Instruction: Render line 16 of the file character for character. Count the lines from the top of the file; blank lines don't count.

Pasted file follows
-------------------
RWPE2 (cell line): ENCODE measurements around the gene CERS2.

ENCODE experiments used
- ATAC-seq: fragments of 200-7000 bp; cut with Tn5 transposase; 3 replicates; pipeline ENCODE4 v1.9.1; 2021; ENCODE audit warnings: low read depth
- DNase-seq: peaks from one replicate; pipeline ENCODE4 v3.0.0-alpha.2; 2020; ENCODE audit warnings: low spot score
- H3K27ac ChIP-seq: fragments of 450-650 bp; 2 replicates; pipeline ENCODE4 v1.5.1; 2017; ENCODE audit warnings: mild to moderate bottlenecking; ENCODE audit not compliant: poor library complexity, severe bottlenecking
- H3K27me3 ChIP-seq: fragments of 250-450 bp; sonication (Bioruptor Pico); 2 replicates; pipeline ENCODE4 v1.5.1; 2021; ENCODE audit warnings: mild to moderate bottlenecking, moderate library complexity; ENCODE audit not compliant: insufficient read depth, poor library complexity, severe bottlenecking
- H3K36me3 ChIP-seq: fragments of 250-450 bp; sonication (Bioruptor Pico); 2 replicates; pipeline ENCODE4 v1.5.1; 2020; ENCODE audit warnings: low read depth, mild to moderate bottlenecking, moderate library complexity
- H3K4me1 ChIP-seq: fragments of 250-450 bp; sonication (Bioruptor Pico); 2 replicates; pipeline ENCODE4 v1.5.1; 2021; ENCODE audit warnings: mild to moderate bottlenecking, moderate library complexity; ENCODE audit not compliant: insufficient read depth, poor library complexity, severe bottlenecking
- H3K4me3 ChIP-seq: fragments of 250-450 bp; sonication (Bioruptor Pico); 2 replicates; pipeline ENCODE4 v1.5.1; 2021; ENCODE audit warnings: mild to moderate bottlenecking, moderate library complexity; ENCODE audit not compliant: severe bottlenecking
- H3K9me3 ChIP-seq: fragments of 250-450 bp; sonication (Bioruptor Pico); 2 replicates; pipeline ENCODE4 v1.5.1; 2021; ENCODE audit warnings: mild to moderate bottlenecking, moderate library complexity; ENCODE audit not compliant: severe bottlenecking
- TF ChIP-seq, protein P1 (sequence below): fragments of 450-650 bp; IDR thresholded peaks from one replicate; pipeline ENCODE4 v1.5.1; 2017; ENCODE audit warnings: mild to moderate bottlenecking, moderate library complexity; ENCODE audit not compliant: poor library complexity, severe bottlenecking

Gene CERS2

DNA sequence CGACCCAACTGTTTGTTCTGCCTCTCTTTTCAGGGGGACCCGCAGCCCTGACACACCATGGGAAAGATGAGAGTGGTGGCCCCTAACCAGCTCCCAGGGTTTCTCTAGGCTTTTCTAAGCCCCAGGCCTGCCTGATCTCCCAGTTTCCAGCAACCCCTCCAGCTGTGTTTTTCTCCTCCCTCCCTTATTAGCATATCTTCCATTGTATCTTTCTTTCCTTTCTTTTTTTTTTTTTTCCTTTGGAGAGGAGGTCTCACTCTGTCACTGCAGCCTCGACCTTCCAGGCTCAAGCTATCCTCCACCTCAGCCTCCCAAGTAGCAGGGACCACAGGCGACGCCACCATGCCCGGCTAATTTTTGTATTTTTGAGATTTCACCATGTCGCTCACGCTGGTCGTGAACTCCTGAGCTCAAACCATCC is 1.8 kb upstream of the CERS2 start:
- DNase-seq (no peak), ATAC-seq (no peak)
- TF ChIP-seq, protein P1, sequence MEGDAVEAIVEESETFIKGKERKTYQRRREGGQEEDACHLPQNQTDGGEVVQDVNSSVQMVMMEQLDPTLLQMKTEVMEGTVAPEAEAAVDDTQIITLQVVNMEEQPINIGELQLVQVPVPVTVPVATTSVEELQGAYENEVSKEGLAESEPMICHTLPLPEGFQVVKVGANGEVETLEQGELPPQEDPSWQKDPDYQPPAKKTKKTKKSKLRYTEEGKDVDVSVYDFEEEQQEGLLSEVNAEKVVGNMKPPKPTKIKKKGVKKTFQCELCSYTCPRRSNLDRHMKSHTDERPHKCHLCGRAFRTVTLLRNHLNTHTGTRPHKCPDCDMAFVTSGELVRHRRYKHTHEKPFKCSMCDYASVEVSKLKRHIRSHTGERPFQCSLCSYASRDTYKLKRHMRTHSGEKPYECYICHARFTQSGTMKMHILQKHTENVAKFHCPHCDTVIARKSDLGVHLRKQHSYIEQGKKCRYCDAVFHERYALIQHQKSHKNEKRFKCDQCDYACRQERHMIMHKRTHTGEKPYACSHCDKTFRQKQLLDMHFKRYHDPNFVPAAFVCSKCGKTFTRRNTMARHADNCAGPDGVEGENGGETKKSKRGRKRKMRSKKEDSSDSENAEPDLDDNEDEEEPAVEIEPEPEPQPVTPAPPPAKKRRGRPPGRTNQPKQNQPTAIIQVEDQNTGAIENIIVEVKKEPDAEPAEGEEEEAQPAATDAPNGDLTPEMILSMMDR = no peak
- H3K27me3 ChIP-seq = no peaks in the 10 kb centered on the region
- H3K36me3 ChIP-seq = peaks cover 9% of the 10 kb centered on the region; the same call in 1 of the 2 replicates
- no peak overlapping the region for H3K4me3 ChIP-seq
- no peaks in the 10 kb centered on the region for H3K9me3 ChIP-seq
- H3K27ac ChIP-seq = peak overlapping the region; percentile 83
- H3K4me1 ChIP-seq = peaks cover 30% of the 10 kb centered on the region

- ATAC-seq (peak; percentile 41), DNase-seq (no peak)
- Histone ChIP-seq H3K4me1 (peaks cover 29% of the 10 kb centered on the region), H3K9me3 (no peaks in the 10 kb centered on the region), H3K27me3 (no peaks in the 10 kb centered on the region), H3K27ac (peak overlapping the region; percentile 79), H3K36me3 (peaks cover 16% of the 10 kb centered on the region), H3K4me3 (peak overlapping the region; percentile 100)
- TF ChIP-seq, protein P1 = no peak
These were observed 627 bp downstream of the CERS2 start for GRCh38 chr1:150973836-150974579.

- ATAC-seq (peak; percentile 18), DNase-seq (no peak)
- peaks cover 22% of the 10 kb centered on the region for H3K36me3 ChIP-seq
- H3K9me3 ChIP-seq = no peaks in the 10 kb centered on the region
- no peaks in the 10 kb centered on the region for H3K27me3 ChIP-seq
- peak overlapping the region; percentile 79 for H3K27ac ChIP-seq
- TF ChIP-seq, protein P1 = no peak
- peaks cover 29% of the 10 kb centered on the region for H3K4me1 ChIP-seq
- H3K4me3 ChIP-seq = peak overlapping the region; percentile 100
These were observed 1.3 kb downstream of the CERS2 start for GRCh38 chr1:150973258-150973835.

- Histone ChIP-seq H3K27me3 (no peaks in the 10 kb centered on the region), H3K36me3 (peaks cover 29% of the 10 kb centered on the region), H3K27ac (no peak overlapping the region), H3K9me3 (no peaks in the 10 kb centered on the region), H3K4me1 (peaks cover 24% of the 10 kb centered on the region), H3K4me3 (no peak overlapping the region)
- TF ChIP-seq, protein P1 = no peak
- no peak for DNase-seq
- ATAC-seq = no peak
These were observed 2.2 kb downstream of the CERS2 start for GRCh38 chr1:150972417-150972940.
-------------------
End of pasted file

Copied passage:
- H3K27me3 ChIP-seq = no peaks in the 10 kb centered on the region